It’s Tuesday 14th April 2020 and we’re on day 22 of the coronavirus lockdown in the UK. There is a global lockdown due to the virus also known as COVID-19. When the lockdown first started I considered starting another blog to diarise this period in history, but as we’re confined to our homes, I wasn’t sure I could suitably fill it. Yes, we’re allowed out to go shopping for essentials, to help the vulnerable and for some exercise once a day, but still, I wasn’t sure.
I do however have my daughter and her newborn baby in lockdown at the house with us and I’m supporting her in caring for him. This is taking up a lot of my time which is another reason I never really started anything. He’s a needy baby at the moment and he requires a lot of time from both of us.
So, I had another think, and instead of creating another blog I thought I’d just fill the blog I already have. I’m going to let you know about books I’ve recently read and enjoyed. These won’t all be crime books, not while we’re stuck in this lockdown. I’ll also talk about drama shows I’ve watched and podcasts I’m listening to. It’s not going to be a diary as such, but a kind of enhanced version of what the blog was previously. (If the baby allows me the time to do this!)
Today I have a great book to talk to you about.
Half a World Away by Mike Gayle
Strangers living worlds apart.
Strangers with nothing in common.
But it wasn’t always that way…
Kerry Hayes is single mum, living on a tough south London estate. She provides for her son by cleaning houses she could never hope to afford. Taken into care as a child, Kerry cannot ever forget her past.
Noah Martineau is a successful barrister with a beautiful wife, daughter and home in fashionable Primrose Hill. Adopted as a child, Noah always looks forward, never back.
When Kerry reaches out to the sibling she lost on the day they were torn apart as children, she sets in motion a chain of events that will have life-changing consequences for them both.
I listened to this book via audiabook. It’s told from the point of view of two characters. Kerry and Noah. So the audio had two narrators.
Mike Gayle has several books out but this is the first of his books I’ve read. I didn’t know what to expect. I went into it blind. In fact I think I picked it up because it was on offer. But boy I’m glad I did. But no one warned me about the SOBBING. There is a lot of sobbing! Big ugly-faced sobbing.
There are letters Kerry has written to her younger sibling, Noah as his birthdays pass every year. She can’t find him because that’s the way the adoption system is set up. The only way they can be reunited is if he reaches out to find her. But he never does. It isn’t until they are adults that she finally manages to find him.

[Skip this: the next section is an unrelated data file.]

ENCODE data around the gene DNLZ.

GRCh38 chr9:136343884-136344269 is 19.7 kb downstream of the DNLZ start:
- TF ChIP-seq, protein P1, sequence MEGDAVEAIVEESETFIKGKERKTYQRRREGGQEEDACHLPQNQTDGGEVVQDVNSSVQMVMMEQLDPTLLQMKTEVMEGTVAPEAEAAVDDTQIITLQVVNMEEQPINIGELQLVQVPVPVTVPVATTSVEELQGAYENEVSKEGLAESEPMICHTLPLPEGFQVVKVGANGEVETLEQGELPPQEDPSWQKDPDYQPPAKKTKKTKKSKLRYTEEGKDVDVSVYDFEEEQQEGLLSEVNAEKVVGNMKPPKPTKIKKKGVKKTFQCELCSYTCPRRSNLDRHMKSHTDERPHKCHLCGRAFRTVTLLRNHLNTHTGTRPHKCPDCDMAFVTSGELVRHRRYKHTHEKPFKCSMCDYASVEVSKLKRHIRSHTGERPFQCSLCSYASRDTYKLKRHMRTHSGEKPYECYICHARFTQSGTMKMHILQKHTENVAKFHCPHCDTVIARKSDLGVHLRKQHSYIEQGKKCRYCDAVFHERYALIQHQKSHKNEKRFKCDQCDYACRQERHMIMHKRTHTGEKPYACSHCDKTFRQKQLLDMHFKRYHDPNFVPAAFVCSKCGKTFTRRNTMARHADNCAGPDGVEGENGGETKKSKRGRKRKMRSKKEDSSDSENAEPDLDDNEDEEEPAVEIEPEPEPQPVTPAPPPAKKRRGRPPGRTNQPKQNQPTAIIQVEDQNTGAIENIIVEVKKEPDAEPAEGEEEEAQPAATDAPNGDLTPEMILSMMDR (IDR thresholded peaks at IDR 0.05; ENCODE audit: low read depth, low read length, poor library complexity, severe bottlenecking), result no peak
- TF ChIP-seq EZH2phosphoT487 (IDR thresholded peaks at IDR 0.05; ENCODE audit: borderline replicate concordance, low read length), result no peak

They really couldn’t be any further apart in backgrounds. Kerry is a cleaner from a poor estate and Noah is a barrister from a lovely well-to-do estate. She’s ashamed of where she lives. But the two form a relationship that is utterly beautiful to read. I adored them both.
Noah is struggling though, his marriage isn’t doing well and it all stems from his adoption. His past. And Kerry holds all the answers.
The book is a delightful look at relationships. It will break you down and ultimately leave you feeling there is good in the world.
If you want a read that will help you release some of your isolation emotions then I’d highly recommend this book. The audio version really enhances the story as both narrators bring the characters to life. But however you read it, I would definitely say, read it. And have the tissues ready.
Marina Sofia says
It must be a bit more grandmotherly care than you’d bargained for, but at least you have them safe there with you. I think a diary of films and books is a good idea, a way to keep yourself and us sane.
Rebecca Bradley says
It definitely is a bit more grandmotherly care than I’d anticipated, but you’re right, I’m so glad they are both here with us. I’d hate if they weren’t. I’d miss them both so very much and would spend all my time worrying about them.
Margot Kinberg says
The lockdown has changed life for all of his, hasn’t it, Rebecca? I’m glad you get to see your grandson grow, though – that is recompense. It’s good to hear you enjoyed this book. Sometimes the dual narrator doesn’t work particularly well, but it sounds as though it did here.
Rebecca Bradley says
I think life will have changed for us all permanently now, Margot. Whatever comes in our future I think the virus has changed the world for us. I’m not sure it’s going to slip away like the swine flu did in 2009/10.
The dual narrator was brilliant and I couldn’t recommend it highly enough.